One cannot, therefore, talk about the Second Chimurenga without making reference to the First Chimurenga. The Upper Mazowe Valley otherwise more commonly referred to as Gomba from where Mbuya Nehanda operated during the uprisings was declared a national monument in 2007. This was an important step in the direction of officially recognizing the importance of Mbuya Nehanda in our national history, although other initiatives had already been taken by Government such as the renaming of streets and some public institutions.
ST: Could you briefly tell us the whole process that was taken to decide on the erection of the statue.
GM: The process that is being followed as this project is being implemented is highly consultative. Discussions as to where the statue should be located took place and emphasis was placed on the need to be guided in that process by history. It is this history that reminds us that after her capture at Baradzanwa Hill in the Mazowe Valley, Mbuya Nehanda was brought to the then Salisbury for trial.
She was being charged for the murder of a native commissioner who was killed during the uprisings. While the jail at that time was in the general area of the Harare Central Police Station, the court that tried her was at what is now the Reserve Bank of Zimbabwe, a stone’s throw away from the intersection where the statue will be erected. This is significant and meaningful.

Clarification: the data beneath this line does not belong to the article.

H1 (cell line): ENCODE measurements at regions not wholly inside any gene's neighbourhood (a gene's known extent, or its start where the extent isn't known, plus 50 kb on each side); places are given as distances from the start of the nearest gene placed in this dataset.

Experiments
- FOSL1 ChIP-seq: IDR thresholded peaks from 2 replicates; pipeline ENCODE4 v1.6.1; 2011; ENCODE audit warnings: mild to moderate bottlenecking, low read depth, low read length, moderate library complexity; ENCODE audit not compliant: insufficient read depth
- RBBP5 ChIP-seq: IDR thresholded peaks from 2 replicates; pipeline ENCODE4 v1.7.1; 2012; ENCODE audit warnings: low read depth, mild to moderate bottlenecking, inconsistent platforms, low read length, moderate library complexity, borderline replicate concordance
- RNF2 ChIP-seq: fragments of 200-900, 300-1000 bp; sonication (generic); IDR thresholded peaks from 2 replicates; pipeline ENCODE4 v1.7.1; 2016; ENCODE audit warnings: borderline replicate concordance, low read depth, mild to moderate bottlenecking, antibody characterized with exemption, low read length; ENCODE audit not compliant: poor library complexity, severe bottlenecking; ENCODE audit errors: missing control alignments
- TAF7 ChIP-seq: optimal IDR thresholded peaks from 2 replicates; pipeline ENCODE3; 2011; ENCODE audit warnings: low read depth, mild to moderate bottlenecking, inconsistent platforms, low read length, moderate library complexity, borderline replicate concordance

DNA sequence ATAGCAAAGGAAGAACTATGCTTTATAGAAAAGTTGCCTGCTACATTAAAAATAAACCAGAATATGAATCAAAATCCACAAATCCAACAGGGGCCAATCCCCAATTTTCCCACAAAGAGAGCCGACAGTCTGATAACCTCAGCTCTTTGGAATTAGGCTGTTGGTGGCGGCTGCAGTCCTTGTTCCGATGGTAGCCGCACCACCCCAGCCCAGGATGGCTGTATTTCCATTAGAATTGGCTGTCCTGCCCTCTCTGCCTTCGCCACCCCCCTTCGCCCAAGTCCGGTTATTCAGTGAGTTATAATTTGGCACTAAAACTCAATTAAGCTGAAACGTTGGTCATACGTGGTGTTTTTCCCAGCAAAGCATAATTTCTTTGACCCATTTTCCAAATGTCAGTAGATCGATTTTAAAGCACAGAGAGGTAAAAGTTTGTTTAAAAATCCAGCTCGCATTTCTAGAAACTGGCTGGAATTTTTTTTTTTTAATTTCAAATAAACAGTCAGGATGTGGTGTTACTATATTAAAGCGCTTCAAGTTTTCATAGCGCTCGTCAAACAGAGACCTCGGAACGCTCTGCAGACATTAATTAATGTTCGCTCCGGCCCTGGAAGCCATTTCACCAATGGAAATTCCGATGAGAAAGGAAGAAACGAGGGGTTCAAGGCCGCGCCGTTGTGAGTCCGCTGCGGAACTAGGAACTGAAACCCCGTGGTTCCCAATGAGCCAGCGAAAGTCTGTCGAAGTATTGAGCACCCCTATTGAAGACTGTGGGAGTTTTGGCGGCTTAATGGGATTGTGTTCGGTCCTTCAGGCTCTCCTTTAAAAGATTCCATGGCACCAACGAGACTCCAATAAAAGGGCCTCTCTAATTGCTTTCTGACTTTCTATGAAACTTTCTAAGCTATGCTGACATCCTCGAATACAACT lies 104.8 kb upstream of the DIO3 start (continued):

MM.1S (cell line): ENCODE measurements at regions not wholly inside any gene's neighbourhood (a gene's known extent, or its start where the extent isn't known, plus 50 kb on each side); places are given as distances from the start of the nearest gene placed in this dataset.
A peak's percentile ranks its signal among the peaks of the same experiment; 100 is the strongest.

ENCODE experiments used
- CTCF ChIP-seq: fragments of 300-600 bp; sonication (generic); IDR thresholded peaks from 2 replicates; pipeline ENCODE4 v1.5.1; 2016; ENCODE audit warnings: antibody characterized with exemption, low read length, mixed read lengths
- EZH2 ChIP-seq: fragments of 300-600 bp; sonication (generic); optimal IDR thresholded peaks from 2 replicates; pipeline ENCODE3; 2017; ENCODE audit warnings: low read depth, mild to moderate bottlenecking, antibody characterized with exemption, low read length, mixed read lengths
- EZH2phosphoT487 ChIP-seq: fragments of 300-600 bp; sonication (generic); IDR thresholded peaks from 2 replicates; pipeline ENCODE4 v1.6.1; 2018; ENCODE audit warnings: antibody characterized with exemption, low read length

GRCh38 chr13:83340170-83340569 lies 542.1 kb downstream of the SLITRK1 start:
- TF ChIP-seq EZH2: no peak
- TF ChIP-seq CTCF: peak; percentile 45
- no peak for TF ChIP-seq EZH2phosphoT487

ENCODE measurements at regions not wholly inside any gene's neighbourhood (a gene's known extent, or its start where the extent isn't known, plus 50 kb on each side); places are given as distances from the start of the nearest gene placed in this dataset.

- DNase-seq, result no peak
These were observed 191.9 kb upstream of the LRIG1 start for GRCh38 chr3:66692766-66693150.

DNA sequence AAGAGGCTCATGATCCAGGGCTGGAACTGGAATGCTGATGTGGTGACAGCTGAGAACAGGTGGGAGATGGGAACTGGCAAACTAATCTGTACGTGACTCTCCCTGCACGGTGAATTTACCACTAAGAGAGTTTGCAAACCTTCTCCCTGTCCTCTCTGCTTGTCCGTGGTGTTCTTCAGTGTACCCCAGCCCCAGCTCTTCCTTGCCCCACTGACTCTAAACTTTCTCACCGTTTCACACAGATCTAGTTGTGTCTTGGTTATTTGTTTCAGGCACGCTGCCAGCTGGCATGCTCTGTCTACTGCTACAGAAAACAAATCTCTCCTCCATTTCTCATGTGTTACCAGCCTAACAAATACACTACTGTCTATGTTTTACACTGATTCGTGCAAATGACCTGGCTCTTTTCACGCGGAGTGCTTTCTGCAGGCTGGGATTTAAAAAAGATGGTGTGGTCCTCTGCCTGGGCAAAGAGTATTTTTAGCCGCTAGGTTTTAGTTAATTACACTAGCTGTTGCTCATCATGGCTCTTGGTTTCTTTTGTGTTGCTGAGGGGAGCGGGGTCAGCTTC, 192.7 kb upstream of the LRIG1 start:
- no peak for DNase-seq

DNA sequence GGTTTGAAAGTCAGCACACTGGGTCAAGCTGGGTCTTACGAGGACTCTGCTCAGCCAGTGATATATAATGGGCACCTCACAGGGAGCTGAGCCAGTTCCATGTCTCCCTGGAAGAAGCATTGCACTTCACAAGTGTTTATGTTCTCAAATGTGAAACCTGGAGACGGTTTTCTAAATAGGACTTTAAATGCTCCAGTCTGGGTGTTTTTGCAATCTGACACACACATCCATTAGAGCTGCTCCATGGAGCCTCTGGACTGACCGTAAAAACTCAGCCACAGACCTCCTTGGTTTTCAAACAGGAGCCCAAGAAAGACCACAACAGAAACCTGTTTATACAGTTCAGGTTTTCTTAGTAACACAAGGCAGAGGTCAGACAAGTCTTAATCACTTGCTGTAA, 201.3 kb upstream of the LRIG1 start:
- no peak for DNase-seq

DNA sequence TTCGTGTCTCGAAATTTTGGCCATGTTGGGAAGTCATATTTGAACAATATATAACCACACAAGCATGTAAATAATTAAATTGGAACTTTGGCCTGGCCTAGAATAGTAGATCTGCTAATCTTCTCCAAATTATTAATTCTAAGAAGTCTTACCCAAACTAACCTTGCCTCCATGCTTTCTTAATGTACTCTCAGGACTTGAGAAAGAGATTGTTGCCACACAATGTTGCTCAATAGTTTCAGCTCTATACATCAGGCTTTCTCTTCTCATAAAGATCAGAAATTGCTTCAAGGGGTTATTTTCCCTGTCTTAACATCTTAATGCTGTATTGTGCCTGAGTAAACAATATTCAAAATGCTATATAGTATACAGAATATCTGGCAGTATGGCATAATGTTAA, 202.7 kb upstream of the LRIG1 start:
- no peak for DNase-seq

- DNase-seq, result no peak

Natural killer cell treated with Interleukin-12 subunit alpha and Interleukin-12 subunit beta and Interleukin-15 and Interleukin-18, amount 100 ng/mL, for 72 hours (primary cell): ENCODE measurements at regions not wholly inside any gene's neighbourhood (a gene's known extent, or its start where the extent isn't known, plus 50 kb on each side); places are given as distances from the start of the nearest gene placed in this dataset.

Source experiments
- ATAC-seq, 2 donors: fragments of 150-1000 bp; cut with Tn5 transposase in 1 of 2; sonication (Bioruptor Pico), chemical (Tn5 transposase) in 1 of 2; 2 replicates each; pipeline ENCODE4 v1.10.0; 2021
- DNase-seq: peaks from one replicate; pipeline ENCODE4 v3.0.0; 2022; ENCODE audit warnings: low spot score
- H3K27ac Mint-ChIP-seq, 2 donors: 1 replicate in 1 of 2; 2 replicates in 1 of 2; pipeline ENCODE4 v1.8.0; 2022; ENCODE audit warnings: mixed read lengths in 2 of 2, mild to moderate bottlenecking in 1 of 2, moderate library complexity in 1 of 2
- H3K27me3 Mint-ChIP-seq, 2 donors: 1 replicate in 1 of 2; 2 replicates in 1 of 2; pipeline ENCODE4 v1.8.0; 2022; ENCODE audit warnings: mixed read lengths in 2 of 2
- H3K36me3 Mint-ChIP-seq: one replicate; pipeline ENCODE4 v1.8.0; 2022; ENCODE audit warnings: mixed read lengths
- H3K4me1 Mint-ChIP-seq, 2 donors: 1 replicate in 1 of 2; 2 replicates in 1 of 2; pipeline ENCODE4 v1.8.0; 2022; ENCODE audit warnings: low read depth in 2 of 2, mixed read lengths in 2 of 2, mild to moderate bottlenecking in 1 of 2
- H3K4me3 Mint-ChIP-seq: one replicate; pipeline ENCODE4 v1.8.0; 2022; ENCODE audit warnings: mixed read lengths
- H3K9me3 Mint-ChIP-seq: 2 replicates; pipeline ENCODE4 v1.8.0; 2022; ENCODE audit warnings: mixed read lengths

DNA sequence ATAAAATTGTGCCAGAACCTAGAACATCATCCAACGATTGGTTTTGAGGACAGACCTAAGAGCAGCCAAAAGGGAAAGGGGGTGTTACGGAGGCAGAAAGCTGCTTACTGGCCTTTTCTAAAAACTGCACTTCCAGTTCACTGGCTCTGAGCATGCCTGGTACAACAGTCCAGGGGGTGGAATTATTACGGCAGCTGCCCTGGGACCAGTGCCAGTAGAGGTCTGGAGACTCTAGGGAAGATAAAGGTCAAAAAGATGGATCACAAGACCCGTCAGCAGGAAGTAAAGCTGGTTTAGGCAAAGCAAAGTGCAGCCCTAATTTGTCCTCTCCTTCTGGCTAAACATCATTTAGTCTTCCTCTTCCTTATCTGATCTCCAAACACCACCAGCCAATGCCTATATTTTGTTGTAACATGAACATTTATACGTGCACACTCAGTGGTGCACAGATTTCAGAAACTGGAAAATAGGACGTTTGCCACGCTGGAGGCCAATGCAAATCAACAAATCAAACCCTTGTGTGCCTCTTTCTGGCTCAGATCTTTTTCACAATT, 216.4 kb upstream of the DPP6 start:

Mbuya Nehanda’s “mapfupa angu achamuka” prophecy on being sentenced to hang has come to pass. The statue itself is being crafted guided by a photograph of Mbuya Nehanda that was supplied by the National Archives of Zimbabwe. This is the image of Mbuya Nehanda as most known by Zimbabweans. The artist tasked with its production has to ensure that the statue fully represents the image as seen in the photograph.
In this regard, numerous inspection visits will be conducted during the statue fabrication process, to ensure that the final product is indeed a true likeness of Mbuya Nehanda.
ST: What is the role of the National Archives of Zimbabwe and National Museums and Monuments in the erection of the statue? Which are the other lead Government agencies in this project.
GM: The National Archives of Zimbabwe has important roles to play in the project. Firstly, they supplied the photographs and are also an important source of documentary evidence on the history the project is profiling. National Museums and Monuments of Zimbabwe is, as the national institution mandated to manage the country’s heritage, the client. It, however, must ensure that sufficient information on Mbuya Nehanda and the First Chimurenga is mobilised and packaged for display around the monument. It must also ensure that on completion of the project, the legal framework for the protection of the monument is in place, by having the statue gazetted as a national monument.